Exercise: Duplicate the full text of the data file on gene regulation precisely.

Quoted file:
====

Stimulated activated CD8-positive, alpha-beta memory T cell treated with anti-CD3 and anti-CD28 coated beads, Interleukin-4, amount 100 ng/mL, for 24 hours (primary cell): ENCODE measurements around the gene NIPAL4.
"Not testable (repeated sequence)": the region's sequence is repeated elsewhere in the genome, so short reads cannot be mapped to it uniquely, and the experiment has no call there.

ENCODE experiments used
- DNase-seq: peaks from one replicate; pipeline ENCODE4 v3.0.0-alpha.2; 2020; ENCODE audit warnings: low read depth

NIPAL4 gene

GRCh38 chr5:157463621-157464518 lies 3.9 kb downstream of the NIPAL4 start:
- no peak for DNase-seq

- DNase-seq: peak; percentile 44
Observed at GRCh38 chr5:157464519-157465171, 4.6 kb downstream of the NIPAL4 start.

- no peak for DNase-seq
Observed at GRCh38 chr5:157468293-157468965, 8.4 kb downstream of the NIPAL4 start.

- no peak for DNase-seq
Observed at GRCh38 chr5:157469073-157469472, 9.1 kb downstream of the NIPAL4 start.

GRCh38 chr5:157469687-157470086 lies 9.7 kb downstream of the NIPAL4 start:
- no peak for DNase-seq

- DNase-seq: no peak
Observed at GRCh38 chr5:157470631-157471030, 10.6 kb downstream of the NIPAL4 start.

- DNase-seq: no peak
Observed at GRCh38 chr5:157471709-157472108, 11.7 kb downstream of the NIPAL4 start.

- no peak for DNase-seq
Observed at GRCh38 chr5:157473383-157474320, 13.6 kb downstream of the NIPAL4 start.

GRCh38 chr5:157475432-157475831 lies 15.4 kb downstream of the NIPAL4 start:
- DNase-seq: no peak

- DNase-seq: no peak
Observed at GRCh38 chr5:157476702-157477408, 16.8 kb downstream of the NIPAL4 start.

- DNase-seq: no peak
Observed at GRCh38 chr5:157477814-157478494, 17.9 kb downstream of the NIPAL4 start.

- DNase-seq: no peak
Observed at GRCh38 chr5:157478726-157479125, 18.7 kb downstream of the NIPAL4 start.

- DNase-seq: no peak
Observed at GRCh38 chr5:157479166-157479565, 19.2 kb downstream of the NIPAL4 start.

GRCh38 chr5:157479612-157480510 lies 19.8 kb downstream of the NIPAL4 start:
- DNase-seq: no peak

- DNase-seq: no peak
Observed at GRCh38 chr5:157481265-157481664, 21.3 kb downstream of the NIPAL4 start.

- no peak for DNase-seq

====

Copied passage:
Stimulated activated CD8-positive, alpha-beta memory T cell treated with anti-CD3 and anti-CD28 coated beads, Interleukin-4, amount 100 ng/mL, for 24 hours (primary cell): ENCODE measurements around the gene NIPAL4.
"Not testable (repeated sequence)": the region's sequence is repeated elsewhere in the genome, so short reads cannot be mapped to it uniquely, and the experiment has no call there.

ENCODE experiments used
- DNase-seq: peaks from one replicate; pipeline ENCODE4 v3.0.0-alpha.2; 2020; ENCODE audit warnings: low read depth

NIPAL4 gene

GRCh38 chr5:157463621-157464518 lies 3.9 kb downstream of the NIPAL4 start:
- no peak for DNase-seq

- DNase-seq: peak; percentile 44
Observed at GRCh38 chr5:157464519-157465171, 4.6 kb downstream of the NIPAL4 start.

- no peak for DNase-seq
Observed at GRCh38 chr5:157468293-157468965, 8.4 kb downstream of the NIPAL4 start.

- no peak for DNase-seq
Observed at GRCh38 chr5:157469073-157469472, 9.1 kb downstream of the NIPAL4 start.

GRCh38 chr5:157469687-157470086 lies 9.7 kb downstream of the NIPAL4 start:
- no peak for DNase-seq

- DNase-seq: no peak
Observed at GRCh38 chr5:157470631-157471030, 10.6 kb downstream of the NIPAL4 start.

- DNase-seq: no peak
Observed at GRCh38 chr5:157471709-157472108, 11.7 kb downstream of the NIPAL4 start.

- no peak for DNase-seq
Observed at GRCh38 chr5:157473383-157474320, 13.6 kb downstream of the NIPAL4 start.

GRCh38 chr5:157475432-157475831 lies 15.4 kb downstream of the NIPAL4 start:
- DNase-seq: no peak

- DNase-seq: no peak
Observed at GRCh38 chr5:157476702-157477408, 16.8 kb downstream of the NIPAL4 start.

- DNase-seq: no peak
Observed at GRCh38 chr5:157477814-157478494, 17.9 kb downstream of the NIPAL4 start.

- DNase-seq: no peak
Observed at GRCh38 chr5:157478726-157479125, 18.7 kb downstream of the NIPAL4 start.

- DNase-seq: no peak
Observed at GRCh38 chr5:157479166-157479565, 19.2 kb downstream of the NIPAL4 start.

GRCh38 chr5:157479612-157480510 lies 19.8 kb downstream of the NIPAL4 start:
- DNase-seq: no peak

- DNase-seq: no peak
Observed at GRCh38 chr5:157481265-157481664, 21.3 kb downstream of the NIPAL4 start.

- no peak for DNase-seq